- violations of maintaining a balance between confidence and abilities;
- failures of attention;
- lack of control” (p. 51).
Additionally, the study highlighted the fact that the responsibility a person has and the consequences of his or her actions can amplify the perception of others. This provides an understanding of the fact that foolishness is connected both to the intrinsic characteristics of one’s personality and particular circumstances.
Foolishness is often defined as a notion opposing to wisdom. For instance, Sternberg states that it is “extreme failure of wisdom” (as cited in Izak, 2013). The author defines five primary components of foolishness, which are unrealistic optimism, egocentrism, omniscience, omnipotence, and invulnerability, which are similar to the characteristics identified by Aczel et al. (2015) and discussed above.
Therefore, according to this author’s perspective a foolish person typically believes in his or her capabilities in regards to their knowledge and skills, they focus primarily on themselves and their needs, and they think they can accomplish anything without viewing events realistically. Additionally, Solansky (2013) argues that, for many people, the fear of being perceived as foolish serves as a motivator to become better at something. However, egocentrism, which is discussed in this paper, can impair one’s ability to understand personal qualities, thus, not letting one to improve cognitive skills.
The Origins of Foolishness and Egocentrism
One should consider previous works, both scientific and fictional, that depict foolish behavior to determine why the issue arises. According to Mulligan (2014), the question of wisdom and lack of it has been discussed by philosophers for centuries. For instance, Socrates argued that being aware of personal limitations is the real wisdom. This claim is connected to egocentrism because the nature of it makes one unable to identify the areas of knowledge where improvements can be made.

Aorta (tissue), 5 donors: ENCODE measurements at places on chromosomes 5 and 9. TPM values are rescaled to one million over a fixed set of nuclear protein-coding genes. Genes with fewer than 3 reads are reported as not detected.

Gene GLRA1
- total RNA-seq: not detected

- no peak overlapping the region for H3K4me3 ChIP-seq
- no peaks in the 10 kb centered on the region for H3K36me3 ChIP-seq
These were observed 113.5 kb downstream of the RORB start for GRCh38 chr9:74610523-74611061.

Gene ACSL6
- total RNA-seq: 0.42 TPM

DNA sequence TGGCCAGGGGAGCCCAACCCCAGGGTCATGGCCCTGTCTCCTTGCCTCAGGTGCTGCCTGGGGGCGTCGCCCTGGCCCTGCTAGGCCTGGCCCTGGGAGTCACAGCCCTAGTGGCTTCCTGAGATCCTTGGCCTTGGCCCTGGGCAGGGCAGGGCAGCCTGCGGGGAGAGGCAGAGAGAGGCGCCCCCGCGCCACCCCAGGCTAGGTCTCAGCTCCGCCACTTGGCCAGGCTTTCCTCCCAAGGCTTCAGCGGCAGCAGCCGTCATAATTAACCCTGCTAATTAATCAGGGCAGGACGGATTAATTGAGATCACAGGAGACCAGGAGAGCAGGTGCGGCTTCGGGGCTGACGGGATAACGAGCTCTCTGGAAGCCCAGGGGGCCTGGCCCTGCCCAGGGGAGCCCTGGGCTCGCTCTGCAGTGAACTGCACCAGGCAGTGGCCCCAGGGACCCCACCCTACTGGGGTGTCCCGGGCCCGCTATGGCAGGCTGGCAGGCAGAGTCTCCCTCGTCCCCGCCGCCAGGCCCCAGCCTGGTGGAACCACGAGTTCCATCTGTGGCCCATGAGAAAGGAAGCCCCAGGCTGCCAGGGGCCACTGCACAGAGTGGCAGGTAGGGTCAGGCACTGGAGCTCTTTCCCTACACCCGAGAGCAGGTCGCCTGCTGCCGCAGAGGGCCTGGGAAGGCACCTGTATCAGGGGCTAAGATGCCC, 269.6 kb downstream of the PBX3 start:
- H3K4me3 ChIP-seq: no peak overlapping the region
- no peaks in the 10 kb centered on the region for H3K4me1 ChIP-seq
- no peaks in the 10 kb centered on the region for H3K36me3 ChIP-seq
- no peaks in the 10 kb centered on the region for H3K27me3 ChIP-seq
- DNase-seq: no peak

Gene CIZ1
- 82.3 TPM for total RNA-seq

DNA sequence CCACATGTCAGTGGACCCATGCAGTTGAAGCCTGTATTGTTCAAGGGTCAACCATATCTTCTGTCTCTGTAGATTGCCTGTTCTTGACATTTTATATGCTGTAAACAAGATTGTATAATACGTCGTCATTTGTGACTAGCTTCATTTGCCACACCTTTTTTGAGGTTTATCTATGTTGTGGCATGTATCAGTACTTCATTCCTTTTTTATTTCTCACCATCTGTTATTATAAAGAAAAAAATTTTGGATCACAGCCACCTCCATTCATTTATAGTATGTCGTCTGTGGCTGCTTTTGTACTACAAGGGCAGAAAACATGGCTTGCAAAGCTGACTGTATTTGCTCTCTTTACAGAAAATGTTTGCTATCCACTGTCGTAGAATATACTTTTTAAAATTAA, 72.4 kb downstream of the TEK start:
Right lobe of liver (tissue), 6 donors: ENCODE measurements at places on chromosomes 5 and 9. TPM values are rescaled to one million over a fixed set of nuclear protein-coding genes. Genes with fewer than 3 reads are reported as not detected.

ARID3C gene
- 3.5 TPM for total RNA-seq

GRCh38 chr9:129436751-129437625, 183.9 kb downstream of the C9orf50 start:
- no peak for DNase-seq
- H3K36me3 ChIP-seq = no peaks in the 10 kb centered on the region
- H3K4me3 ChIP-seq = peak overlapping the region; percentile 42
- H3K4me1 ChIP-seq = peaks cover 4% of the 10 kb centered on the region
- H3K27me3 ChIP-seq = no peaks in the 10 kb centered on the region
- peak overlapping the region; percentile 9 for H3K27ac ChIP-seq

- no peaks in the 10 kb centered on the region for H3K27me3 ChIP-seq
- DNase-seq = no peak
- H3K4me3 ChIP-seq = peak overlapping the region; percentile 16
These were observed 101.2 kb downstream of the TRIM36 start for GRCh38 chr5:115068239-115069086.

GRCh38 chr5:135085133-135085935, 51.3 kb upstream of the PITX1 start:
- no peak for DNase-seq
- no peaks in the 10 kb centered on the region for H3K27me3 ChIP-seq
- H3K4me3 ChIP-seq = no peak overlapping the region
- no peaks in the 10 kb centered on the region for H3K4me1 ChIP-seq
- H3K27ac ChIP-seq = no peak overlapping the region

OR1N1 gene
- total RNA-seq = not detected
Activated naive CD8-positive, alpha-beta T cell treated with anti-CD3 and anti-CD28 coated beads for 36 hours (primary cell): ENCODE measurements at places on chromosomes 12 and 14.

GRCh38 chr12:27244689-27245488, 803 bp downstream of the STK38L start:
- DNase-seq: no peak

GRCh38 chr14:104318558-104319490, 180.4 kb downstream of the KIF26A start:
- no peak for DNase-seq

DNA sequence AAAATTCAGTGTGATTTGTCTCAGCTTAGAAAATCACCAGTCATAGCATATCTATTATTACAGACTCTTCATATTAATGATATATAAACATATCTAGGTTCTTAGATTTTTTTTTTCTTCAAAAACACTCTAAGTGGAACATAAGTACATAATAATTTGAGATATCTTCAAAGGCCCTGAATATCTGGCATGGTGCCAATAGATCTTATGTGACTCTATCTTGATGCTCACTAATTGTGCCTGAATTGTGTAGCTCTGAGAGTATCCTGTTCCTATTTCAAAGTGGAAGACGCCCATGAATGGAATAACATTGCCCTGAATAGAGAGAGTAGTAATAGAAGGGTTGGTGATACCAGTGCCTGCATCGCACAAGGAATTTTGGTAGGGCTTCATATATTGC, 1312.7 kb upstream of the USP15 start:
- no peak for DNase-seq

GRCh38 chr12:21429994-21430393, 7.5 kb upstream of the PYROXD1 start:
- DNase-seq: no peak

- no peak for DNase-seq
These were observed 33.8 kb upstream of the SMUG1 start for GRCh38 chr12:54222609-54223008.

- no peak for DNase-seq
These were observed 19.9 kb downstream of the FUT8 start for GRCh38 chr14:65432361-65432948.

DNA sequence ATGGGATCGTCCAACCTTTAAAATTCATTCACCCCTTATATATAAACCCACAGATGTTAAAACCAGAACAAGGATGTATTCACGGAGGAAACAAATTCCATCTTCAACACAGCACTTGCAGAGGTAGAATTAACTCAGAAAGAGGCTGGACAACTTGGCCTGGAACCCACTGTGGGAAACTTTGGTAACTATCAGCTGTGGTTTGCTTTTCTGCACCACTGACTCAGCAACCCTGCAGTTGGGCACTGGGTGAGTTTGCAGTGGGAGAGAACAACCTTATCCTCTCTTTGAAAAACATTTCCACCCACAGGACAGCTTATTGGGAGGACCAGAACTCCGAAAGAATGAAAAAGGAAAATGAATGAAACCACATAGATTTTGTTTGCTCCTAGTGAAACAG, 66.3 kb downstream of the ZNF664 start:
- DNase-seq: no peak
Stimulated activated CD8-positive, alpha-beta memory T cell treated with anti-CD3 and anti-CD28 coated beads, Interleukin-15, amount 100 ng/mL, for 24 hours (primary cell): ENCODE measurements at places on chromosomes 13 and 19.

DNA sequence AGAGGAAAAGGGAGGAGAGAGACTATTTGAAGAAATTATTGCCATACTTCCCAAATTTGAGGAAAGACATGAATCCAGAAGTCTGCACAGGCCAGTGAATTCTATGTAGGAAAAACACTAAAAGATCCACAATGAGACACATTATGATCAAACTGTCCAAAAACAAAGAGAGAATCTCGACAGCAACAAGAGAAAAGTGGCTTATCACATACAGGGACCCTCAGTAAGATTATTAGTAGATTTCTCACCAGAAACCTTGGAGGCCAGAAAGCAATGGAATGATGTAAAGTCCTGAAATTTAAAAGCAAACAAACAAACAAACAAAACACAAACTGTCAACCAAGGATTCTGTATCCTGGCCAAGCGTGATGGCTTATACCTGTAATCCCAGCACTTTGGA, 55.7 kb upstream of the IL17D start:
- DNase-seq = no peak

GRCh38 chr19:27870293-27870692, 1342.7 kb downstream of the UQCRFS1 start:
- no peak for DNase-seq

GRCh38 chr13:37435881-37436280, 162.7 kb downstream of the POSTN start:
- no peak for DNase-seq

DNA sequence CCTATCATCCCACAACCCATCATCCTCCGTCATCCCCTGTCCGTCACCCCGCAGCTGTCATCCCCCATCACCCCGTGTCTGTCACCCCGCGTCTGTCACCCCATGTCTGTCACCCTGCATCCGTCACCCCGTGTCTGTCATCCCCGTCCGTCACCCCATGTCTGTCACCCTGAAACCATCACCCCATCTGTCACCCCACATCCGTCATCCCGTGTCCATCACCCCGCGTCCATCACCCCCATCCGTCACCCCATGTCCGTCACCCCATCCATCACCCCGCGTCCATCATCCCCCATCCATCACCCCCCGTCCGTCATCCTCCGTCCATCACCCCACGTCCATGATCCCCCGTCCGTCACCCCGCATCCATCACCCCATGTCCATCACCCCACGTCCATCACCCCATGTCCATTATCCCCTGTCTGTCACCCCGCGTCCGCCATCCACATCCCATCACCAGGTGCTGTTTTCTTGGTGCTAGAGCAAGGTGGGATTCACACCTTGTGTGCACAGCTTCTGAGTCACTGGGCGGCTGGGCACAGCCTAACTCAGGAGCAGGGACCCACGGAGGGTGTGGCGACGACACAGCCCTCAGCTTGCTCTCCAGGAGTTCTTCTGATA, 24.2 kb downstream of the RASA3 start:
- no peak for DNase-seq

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In regards to egocentrism, the first psychologist that examined the issue in depth was Piaget. The author was generally interested in childhood development and his work published in the 1920s described egocentrism as one of the stages (Mulligan, 2014). In general, considering Piaget’s studies, egocentrism is not an issue in kids since adults who do not develop mechanisms of understanding others may acquire other characteristics of foolishness.
Foolishness, Egocentrism, and Wisdom
Many researchers define foolishness as something connected to wisdom, which is referred to as the imbalance theory. Sternberg (2018) states that, in this regard, it is crucial to distinguish between intelligence and sense, because, in most cases, people refer to foolish actions as such when comparing them to acts of wise individuals. This implies a need to possess tacit knowledge that was obtained by a person without additional help from educational facilities or other people.
In order to understand foolishness and its meaning from a psychological perspective, it is necessary to define wisdom because it serves as a guideline for scientists researching the question. As was previously mentioned, many researchers focus on intelligence and define foolishness as a notion opposed to it. Additionally, foolishness as a concept is the opposite of self-awareness because, in most cases, people who display such behavior are unable to analyze their actions and evaluate them properly and critically. Thus, in general, learning practices aimed at minimizing egocentrism should focus on developing wisdom and the ability to reflect on one’s life and analyze events.
Foolishness and Egocentrism
Egocentrism is one component which characterizes a foolish person and refers to one’s inability to observe a situation from another person’s perspective. The theory proposed by Piaget hypothesizes that this quality is a part of the second stage in the human development process (Kesselring & Müller, 2011). During it, one assumes that his or her feelings and thoughts are the same as those of others around. This component implies a greater focus on the personal than on other perspectives; however, the issue should be mitigated during social interactions as a child is growing up.
The primary characteristics of this stage are a lack of consciousness. Therefore, a person is unable to distinguish between the outside world and internal feelings. Kesselring and Müller (2011) state that the development of an individual should lead to the emergence of realistic thinking and proper perception of the world, which are the opposite of self-centeredness. In regards to foolishness, this implies that a person who is not egocentric is capable of evaluating events, while a self-centered individual is not capable of doing so, which leads to foolishness.